As Labour MP, Jacinda Ardern, said at the time;
“The message is clear. Either Paula Bennett doesn’t want to admit to the scale of the problem, or she is afraid of exposing her government’s lack of progress in fixing it.”
Bennett’s excuses ranged from this;
“One week they can be in poverty, then their parent can get a job or increase their income and they are no longer in poverty … This is the real world, and actually children move in and out of poverty at times on a weekly basis.”
… to parroting neo-liberal clap-trap like this on TVNZ’s Q+A, in November 2013;
“At the end of the day, what is going to make the biggest difference for child poverty, in my opinion and this government’s opinion, and it is tackling the tough stuff. That is long-term welfare dependence. It’s actually more jobs, yeah, so that’s business growth. It feels like to me that Labour’s more interested in welfare growth and not business growth, and as a consequence, are we ever going to agree on that? Probably not.”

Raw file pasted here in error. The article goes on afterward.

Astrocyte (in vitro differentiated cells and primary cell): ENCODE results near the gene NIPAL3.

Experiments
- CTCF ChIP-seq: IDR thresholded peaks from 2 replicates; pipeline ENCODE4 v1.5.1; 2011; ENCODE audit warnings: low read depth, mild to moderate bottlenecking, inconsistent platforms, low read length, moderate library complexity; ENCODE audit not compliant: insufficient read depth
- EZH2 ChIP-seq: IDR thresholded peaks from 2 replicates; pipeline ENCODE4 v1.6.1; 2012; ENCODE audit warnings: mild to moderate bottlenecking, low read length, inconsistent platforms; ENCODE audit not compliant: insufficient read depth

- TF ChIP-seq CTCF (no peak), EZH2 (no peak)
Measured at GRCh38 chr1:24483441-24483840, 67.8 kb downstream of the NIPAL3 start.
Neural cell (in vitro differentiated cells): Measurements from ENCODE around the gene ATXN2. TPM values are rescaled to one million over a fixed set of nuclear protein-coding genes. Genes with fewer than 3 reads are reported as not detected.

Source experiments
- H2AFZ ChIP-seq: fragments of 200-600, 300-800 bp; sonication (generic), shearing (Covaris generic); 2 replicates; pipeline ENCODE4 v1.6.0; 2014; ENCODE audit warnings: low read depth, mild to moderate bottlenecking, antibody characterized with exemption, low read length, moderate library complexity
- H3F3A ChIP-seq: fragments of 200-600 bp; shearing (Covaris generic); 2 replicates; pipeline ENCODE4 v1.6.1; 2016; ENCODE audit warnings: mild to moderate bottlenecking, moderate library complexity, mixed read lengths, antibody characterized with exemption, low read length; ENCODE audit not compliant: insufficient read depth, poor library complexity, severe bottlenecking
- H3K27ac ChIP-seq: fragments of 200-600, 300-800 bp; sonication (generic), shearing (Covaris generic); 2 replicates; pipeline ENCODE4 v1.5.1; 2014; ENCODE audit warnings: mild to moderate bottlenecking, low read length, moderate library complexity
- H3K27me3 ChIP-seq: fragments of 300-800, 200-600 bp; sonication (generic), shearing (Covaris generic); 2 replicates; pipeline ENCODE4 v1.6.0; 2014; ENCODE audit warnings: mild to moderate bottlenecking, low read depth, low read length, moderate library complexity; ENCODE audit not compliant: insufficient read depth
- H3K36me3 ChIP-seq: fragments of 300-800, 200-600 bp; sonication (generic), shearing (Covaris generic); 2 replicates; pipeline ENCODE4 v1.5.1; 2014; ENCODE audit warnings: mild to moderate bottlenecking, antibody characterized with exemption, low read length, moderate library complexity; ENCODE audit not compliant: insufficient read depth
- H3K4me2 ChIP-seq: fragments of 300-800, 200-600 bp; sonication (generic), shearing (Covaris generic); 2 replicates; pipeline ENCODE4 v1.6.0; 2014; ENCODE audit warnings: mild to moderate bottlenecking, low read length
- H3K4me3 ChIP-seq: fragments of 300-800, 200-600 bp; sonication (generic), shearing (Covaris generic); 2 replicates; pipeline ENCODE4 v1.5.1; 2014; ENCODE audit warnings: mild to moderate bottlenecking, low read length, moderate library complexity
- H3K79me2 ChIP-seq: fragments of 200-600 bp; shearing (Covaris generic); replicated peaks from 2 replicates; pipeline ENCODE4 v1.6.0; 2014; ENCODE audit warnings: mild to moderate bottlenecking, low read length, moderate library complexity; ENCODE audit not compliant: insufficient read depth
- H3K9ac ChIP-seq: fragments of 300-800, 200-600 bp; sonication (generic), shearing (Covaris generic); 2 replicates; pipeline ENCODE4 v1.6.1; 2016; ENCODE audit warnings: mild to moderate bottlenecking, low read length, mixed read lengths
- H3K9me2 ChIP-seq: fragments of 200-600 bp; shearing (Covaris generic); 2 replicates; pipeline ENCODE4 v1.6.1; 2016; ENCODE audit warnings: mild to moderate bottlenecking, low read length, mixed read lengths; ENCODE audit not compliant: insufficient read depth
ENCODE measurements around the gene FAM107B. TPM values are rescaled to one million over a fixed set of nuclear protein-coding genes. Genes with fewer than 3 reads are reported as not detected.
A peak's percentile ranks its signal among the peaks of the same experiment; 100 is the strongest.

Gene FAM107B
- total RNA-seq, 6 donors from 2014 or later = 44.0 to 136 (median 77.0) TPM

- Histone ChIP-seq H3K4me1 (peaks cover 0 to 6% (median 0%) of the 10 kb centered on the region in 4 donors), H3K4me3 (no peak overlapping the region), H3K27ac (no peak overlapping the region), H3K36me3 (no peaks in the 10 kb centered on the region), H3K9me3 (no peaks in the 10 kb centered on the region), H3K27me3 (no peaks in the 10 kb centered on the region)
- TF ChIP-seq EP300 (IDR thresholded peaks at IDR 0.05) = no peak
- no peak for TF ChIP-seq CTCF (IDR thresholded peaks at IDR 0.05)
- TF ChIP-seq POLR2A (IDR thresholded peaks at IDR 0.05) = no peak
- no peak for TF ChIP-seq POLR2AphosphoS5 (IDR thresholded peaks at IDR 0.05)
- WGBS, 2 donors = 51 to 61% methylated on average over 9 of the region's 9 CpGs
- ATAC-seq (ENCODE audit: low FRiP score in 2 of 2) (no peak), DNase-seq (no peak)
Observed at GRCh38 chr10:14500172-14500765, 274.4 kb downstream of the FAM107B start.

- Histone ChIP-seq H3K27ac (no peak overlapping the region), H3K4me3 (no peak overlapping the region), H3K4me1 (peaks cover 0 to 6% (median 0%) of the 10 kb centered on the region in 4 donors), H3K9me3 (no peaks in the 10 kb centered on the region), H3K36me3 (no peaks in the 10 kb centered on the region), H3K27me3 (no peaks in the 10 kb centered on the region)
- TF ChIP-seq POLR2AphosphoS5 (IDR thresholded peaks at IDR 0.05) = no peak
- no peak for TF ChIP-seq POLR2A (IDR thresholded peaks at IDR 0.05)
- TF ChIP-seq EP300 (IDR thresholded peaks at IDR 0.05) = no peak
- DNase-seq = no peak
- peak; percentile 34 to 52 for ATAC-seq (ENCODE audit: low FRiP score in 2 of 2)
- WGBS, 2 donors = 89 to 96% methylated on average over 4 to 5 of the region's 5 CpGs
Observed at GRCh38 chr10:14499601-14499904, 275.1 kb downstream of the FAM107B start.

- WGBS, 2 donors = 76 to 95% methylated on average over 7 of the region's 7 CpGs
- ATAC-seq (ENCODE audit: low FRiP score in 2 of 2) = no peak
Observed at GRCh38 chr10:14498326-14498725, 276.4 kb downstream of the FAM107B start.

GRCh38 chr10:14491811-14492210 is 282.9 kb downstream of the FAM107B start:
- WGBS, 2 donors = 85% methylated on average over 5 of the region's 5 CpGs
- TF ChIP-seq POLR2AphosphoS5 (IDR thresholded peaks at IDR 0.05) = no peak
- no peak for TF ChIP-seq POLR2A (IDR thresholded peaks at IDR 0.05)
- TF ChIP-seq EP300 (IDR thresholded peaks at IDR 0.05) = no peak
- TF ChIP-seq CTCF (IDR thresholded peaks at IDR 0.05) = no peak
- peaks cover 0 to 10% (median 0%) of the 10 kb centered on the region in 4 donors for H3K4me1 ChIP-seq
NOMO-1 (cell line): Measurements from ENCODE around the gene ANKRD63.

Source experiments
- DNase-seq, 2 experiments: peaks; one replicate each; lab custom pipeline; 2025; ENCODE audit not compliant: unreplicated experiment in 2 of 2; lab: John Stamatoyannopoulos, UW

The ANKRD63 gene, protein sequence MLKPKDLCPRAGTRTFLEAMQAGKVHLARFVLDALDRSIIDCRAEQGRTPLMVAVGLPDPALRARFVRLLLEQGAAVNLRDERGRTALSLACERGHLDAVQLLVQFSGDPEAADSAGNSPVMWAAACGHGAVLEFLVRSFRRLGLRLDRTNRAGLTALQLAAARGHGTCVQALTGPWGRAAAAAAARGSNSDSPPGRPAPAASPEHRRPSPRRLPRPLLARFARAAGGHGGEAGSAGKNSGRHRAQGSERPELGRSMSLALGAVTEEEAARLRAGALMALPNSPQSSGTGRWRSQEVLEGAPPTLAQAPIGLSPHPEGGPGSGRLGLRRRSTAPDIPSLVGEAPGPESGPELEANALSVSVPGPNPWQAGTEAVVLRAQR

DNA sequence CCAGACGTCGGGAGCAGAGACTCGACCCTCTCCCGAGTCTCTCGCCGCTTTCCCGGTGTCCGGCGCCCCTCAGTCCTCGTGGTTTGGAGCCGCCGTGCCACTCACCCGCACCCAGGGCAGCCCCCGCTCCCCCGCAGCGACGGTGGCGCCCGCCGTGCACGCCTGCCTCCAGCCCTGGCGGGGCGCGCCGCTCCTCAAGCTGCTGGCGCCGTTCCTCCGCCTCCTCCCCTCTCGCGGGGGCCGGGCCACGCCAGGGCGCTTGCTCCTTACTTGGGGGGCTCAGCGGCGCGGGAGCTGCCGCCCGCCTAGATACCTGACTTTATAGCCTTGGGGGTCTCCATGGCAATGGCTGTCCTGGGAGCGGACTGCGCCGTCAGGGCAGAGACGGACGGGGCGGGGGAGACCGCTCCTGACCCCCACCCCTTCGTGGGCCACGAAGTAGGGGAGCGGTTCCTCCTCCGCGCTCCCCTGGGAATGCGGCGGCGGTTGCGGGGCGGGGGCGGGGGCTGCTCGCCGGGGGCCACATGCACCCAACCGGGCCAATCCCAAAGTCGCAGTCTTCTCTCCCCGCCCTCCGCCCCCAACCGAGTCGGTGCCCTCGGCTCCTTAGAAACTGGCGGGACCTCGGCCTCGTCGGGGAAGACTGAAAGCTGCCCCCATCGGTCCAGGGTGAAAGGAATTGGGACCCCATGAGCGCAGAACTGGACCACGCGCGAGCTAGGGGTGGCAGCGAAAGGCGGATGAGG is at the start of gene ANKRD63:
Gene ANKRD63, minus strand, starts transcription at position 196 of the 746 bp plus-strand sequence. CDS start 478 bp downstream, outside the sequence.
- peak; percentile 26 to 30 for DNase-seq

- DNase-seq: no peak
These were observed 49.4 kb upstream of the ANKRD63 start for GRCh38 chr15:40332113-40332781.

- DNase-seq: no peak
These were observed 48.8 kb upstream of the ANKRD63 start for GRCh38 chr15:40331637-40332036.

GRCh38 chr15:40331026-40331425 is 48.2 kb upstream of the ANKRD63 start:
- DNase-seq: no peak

… and finally, this garbled ‘gem’ for why she refused to measure child poverty, in the same interview;
“So why do an official measure that then by very definition still has, quite frankly, you know, it’s, sort of, wherever you put the measure, you’re always going to have people in poverty, because you’re taking a median income, taking housing prices off it, so there’s always going to be people- “
Hopefully Minister Tolley will read this and understand why the department she inherited from her predecessor (Paula Bennett) has no “good evidence” or “good data”.
As for solving the life-threatening problem of cold, damp houses that are killing our children – Tolley’s plans to ‘re-jig’ government departments and NGOs will not heat one single house.
Not. One. House.
But it will result in more children becoming ill, and dying.
This is happening on your watch, Minister Tolley.
TVNZ Q+A: Revolutionary changes in store for social services (14:11)
Green Party: $900 million for empty beds
NZ Herald: Ana Apatu – Disempowered living in poverty
NZ Herald: Bennett slammed over child poverty claim